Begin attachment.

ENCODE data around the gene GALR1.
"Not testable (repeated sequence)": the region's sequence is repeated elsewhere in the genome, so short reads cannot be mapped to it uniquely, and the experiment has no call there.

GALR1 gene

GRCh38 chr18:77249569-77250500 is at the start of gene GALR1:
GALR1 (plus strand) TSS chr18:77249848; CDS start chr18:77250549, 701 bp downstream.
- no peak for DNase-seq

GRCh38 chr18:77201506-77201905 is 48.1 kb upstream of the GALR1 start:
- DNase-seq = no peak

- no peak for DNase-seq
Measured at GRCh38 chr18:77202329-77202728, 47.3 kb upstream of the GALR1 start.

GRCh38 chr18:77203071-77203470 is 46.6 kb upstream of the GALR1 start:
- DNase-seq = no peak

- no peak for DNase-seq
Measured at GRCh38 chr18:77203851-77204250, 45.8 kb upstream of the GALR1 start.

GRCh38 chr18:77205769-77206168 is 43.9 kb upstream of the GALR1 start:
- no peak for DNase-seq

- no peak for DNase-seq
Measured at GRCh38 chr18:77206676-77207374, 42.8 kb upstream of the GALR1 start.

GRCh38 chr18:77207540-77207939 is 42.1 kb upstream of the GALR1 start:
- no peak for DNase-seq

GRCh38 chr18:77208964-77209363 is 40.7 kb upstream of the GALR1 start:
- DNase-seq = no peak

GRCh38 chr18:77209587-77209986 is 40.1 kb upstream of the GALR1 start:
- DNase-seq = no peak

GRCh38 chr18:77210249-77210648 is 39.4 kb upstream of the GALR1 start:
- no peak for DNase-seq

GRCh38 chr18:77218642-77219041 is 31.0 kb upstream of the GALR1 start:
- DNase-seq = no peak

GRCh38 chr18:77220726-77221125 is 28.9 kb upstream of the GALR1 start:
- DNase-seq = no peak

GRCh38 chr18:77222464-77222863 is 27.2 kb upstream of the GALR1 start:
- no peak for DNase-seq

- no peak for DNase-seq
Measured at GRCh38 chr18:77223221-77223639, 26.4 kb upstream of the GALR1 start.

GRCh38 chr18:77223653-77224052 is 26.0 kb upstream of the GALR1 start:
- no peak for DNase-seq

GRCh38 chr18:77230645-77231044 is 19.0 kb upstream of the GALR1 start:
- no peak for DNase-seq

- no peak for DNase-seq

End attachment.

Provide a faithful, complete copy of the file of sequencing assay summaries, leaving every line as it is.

ENCODE data around the gene GALR1.
"Not testable (repeated sequence)": the region's sequence is repeated elsewhere in the genome, so short reads cannot be mapped to it uniquely, and the experiment has no call there.

GALR1 gene

GRCh38 chr18:77249569-77250500 is at the start of gene GALR1:
GALR1 (plus strand) TSS chr18:77249848; CDS start chr18:77250549, 701 bp downstream.
- no peak for DNase-seq

GRCh38 chr18:77201506-77201905 is 48.1 kb upstream of the GALR1 start:
- DNase-seq = no peak

- no peak for DNase-seq
Measured at GRCh38 chr18:77202329-77202728, 47.3 kb upstream of the GALR1 start.

GRCh38 chr18:77203071-77203470 is 46.6 kb upstream of the GALR1 start:
- DNase-seq = no peak

- no peak for DNase-seq
Measured at GRCh38 chr18:77203851-77204250, 45.8 kb upstream of the GALR1 start.

GRCh38 chr18:77205769-77206168 is 43.9 kb upstream of the GALR1 start:
- no peak for DNase-seq

- no peak for DNase-seq
Measured at GRCh38 chr18:77206676-77207374, 42.8 kb upstream of the GALR1 start.

GRCh38 chr18:77207540-77207939 is 42.1 kb upstream of the GALR1 start:
- no peak for DNase-seq

GRCh38 chr18:77208964-77209363 is 40.7 kb upstream of the GALR1 start:
- DNase-seq = no peak

GRCh38 chr18:77209587-77209986 is 40.1 kb upstream of the GALR1 start:
- DNase-seq = no peak

GRCh38 chr18:77210249-77210648 is 39.4 kb upstream of the GALR1 start:
- no peak for DNase-seq

GRCh38 chr18:77218642-77219041 is 31.0 kb upstream of the GALR1 start:
- DNase-seq = no peak

GRCh38 chr18:77220726-77221125 is 28.9 kb upstream of the GALR1 start:
- DNase-seq = no peak

GRCh38 chr18:77222464-77222863 is 27.2 kb upstream of the GALR1 start:
- no peak for DNase-seq

- no peak for DNase-seq
Measured at GRCh38 chr18:77223221-77223639, 26.4 kb upstream of the GALR1 start.

GRCh38 chr18:77223653-77224052 is 26.0 kb upstream of the GALR1 start:
- no peak for DNase-seq

GRCh38 chr18:77230645-77231044 is 19.0 kb upstream of the GALR1 start:
- no peak for DNase-seq

- no peak for DNase-seq